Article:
Mystery Mountain Marathon

Mystery Mountain Marathon
Post Race

Monday, December 13, 2010

Pine Mountain 40 Miler

Pine Mountain 40 Miler...hmmmm, one of the more deceptively difficult courses that I have run.  I think it is something about all of the runnable climbs that lulls me into a false sense of ability,...or something like that.  Last year I came in fantastic shape, and put up a mediocre time....and hurt for a couple of days.  This year, I came in sort of tired. I had really been ramping up my miles in a desperate effort to get myself ready for the winter season.  After Mystery Mountain, I knew I had some work to do, and I know better, but thought that I could get it all back by running myself in to the ground for 5 weeks.  Want to guess how well that worked???  Any ways, My friend Will Glover, training partners Jon Obst, and Agostino Corigliano, and I had gotten a sweet cabin in Calloway Gardens.  Race Day came, I was well rested, and the weather was twice as hot for the start as it was last year!! (34 degrees!).  I toed the line thinking,.....its just 40 miles.....for a distance runner, 40 miles is just mind over matter, anything less than 30 is usually a training run.  Oh, did I mention I found out that I got in to Western States on Saturday?!!!!  The Olympics for Ultra Running, a one in a million shot, ....and I dont know if I can run baby is due two weeks before...I was still on a high just thinking about it as we were about to start though.

And we're off!!!  The group of 150 runners thinned pretty quickly as we headed down the dam towards the woods, I entered the woods with my friends and settled in for the easiest section of the course.  The first 3 miles is a gentle upgrade of well maintained and non-rocky trail.  A few runners fell here early, and I thought to myself that they had a long day ahead of them, as the course just continues to get more difficult.  After crossing the road at about the 3 mile mark we worked ourselves on to the top of the first ridgeline, and for the second year in a row we were treated to one of the most beautiful sunrises I have ever seen.  We ran up on this ridge for about three quarters of a mile, I spent the whole time trying not to fall, as I was affixed on the sunrise, and not the trail.  At about 6 miles we cruised through the first aid station.  Since the weather was fairly cool, I and most of the runners around me barely stopped, the next aid station was fairly close.  About 10 miles in the trail started to get really rocky, not that they weren't already, but they were worse now.  Compunded with the rocks, this year the leaf cover was much more intense and thick, I twisted my ankle around ten miles in.  I didnt look at it until the end of the race, but it was nice and swollen with a dark black hue.

Mile 14.8 brought the Mollyhugger Hill Aid Station.  I grabbed a couple of sandwiches and quickly took off.  The entire race I concentrated on eating as much real food while running as I could, I think Im kinda' over gels and such, real food gives me a better and longer lasting boost.    I was staying fairly well hydrated as well, I didnt want to make the same mistakes I made at Mystery Mountain, and get behind.  Even though I tried to ignore it....I was starting to cramp after leaving this aid station, WHY! I was well hydrated, alternating sports drink with water, eating alot, taking salt, but sure enough, I was cramping.  Mile 16.....kicked a rock, went face forward off the trail, right calf completely seized up in to a horrible cramp.  I quickly rolled on to my back, sat up, and tried to start working it out.  I couldnt get it to loosen up, I looked behind me to see if there was an oncoming runner, and...dammit...found myself looking back at a fellow runner's junk as he relieved himself....not cool, but the good part was that I knew once he was done, he could help me up.  And he did.  So, after a 2 minute delay, I was off running through the woods again, knowing that stopping would only make the muscle worse.  I ate a few more s-caps, and chugged my whole water bottle, knowing that the next aid was only about 2 miles away.  I made it to the next station, took off, and felt pretty good for the next three miles.  At about mile 20, you encounter the most beautiful portion of the course, it is about a 2.5 mile strectch that takes you across a stream about 12 times or so, and you pass numerous cascading waterfalls, and three fairly major waterfalls.  After the stream it is just a short distance to the TV tower, which I consider halfway, although it is actually just shy of 23 miles.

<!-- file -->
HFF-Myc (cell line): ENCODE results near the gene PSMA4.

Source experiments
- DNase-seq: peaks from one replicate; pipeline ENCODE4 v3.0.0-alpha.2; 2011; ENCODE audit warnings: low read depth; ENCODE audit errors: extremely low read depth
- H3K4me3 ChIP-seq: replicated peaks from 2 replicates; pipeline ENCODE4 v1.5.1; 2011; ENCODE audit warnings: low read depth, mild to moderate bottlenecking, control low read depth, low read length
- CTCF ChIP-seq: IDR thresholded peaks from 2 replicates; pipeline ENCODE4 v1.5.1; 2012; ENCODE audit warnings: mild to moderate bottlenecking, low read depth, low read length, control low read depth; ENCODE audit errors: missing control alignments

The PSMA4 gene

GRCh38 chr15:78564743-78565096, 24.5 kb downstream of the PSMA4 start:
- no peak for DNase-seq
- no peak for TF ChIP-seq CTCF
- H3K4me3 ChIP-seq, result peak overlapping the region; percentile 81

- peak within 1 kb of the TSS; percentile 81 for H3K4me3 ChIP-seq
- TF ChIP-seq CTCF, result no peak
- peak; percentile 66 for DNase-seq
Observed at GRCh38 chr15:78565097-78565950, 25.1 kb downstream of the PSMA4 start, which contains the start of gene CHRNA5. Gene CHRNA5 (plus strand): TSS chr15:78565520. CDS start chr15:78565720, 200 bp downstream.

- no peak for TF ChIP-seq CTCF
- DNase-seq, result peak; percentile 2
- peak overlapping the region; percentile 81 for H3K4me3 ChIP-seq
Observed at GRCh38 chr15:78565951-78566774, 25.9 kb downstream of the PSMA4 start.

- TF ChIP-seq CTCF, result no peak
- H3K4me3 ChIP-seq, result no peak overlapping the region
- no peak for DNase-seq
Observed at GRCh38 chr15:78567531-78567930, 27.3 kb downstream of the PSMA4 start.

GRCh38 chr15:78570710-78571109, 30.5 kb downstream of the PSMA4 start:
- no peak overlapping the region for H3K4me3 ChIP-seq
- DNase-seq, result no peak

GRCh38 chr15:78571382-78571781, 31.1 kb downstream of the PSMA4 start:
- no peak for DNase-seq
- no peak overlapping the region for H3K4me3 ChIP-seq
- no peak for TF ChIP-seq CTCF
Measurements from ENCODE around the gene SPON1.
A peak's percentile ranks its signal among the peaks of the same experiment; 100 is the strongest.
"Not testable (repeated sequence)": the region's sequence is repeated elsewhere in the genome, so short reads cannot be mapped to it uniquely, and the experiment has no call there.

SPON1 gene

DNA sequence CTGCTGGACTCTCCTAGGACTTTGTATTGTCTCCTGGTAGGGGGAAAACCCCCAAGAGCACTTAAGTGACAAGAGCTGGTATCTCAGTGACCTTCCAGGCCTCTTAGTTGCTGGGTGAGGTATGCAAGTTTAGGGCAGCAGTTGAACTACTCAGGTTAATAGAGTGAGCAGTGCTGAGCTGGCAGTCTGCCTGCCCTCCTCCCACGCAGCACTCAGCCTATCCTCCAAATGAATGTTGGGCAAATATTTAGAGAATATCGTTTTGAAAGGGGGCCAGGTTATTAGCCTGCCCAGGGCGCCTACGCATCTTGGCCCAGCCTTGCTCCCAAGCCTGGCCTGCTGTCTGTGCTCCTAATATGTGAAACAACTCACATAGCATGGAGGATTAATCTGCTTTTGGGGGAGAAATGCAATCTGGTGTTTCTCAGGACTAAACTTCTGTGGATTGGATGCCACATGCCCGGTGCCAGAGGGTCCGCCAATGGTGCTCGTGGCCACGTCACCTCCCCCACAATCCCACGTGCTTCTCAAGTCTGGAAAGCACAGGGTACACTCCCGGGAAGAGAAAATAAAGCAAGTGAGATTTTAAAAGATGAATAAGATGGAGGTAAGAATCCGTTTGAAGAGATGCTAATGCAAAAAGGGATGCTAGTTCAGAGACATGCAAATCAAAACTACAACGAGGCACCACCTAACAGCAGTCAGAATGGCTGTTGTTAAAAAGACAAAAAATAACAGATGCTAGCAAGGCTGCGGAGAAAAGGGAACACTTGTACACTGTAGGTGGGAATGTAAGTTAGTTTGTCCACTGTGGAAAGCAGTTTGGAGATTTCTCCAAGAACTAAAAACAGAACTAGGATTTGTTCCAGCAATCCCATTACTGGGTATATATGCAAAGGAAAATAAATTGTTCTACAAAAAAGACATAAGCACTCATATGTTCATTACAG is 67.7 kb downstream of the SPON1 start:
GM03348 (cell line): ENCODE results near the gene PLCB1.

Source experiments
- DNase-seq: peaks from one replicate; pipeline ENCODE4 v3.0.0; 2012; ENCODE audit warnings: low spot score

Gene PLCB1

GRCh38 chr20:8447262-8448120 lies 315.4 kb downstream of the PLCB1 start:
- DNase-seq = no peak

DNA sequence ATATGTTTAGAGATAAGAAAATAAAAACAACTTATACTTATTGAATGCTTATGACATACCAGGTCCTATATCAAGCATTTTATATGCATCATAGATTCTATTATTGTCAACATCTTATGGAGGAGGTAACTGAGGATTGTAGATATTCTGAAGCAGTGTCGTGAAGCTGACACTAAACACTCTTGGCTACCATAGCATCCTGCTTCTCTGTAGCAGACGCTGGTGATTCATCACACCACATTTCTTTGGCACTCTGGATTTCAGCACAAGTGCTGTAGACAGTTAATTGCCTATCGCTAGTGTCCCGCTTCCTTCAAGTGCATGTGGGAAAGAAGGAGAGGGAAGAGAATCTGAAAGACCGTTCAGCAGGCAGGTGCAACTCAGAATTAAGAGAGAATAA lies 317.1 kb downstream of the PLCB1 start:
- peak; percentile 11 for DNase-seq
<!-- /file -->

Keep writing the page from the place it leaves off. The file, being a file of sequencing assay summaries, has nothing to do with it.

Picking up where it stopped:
At the TV tower aid station I came across Tom Wilson and his grilled cheese sandwiches. I remembered these from last year, and quickly scarfed two.  My friend from Florida Will came up while I was eating, he wasnt having a very good day, and had injured his foot.  I wasnt having the best day either, so I decided since I talked him into coming up, I would glady bring him in, at whatever pace, and share some good conversation. The next three to four miles were fairly slow, but full of good conversation, I actually think it was the favorite part of my race.  I had met Will this past May when I traveled down to FL to run Wickham Park, we did almost the entire race together and have stayed in contact ever since.  When its been awhile since you've seen a running friend, it is always great to share some miles in the woods.  Just about 26 miles in Will told me numerous times to get the hell out of there and not wait for him.  As every Ultra Runner knows, sometimes you need to be alone out there with your thoughts, I sensed that this was one of those times for him, and took off. 

When I took off, I felt great.  I remembered that I was tough, and that my speed increases with distance.  It was like an entirely different race, and I was an entirely different runner.  At 28 miles I was back at Mollyhugger Hill Aid Station, I dumped a handfull of Chia seeds into my bottle, ate another sandwich, and started picking people off.  I would be willing to bet that I had one of the fastest splits over the last 12 miles, and I made up almost 45 minutes of lost time, and passed about 15 runners.  I enjoy the last 10 miles of Pine Mountain...I generally start to warm up and shed some clothes, and the last 3 miles are basically downhill, so who could complain? 

As I exited the woods and headed for the finish line I just sort of raised up my hands and shrugged my shoulders, I was 14 minutes slower than last year, I knew I could have beat last year, but didnt, for some reason it just wasnt a big deal to me. I had a good time, I finished like I knew I would.  I dont know, I don't have awhole lot else to say.  Thank you so much to the volunteers for making the race such a pleasure.  Sarah Tynes, thank you for all of your hardwork as RD. GUTS, in general...another fantastic race.  I have a great schedule lined up for the next seven months, and look forward to seeing alot of ya'll out on the trails!!!!